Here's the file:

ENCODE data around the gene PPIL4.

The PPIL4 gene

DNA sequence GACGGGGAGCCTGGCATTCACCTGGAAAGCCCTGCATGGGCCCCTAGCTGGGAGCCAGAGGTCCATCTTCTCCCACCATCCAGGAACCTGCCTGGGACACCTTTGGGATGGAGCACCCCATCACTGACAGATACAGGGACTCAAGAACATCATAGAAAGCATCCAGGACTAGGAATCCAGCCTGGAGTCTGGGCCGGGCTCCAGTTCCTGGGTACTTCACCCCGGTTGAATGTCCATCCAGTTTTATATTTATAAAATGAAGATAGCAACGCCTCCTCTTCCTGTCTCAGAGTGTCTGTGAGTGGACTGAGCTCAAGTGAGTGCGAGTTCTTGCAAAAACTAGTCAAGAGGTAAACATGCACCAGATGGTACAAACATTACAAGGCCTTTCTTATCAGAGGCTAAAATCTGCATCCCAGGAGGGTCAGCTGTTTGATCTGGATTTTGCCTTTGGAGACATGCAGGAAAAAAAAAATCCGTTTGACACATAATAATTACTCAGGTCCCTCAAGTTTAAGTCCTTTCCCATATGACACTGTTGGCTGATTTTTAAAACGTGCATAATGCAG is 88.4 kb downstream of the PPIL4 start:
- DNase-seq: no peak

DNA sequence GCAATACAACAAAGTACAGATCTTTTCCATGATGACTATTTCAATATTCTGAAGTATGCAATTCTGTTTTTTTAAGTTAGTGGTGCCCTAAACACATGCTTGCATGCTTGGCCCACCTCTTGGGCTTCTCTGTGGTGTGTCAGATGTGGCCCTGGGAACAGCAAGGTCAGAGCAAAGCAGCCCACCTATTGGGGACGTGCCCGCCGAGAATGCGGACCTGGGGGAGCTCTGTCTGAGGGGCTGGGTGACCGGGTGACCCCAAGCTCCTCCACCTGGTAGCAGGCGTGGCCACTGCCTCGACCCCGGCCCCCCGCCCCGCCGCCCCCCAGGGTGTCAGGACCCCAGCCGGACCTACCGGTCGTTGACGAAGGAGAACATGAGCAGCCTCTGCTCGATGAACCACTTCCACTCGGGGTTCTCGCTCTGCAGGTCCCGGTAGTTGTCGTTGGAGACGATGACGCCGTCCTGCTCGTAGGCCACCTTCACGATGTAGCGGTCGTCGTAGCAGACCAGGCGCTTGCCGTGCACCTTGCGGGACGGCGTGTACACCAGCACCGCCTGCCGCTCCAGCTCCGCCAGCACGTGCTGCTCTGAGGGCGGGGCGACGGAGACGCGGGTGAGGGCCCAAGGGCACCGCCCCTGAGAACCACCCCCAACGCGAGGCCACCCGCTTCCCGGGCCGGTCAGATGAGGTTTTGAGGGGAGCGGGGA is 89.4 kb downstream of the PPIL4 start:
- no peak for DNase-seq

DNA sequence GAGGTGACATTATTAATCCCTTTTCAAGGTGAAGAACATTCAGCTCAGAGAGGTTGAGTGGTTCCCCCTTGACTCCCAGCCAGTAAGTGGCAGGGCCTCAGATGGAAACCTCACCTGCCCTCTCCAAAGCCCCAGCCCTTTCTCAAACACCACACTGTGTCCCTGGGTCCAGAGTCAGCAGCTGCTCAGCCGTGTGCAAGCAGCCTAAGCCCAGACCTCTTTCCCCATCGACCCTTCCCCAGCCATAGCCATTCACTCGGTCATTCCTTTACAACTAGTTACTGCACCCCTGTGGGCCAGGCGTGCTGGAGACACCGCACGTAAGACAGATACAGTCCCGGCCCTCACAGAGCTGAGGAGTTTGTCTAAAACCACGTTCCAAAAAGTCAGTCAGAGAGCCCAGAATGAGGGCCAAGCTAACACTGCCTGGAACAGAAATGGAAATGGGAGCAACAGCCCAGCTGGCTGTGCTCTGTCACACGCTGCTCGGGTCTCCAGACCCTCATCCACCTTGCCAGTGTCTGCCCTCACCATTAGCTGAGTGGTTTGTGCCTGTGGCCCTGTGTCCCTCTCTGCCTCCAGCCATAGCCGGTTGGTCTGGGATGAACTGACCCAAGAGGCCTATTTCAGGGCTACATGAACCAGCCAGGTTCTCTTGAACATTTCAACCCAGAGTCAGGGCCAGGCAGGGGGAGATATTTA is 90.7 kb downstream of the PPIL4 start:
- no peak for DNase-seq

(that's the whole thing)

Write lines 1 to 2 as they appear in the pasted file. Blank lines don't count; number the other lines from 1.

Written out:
ENCODE data around the gene PPIL4.

The PPIL4 gene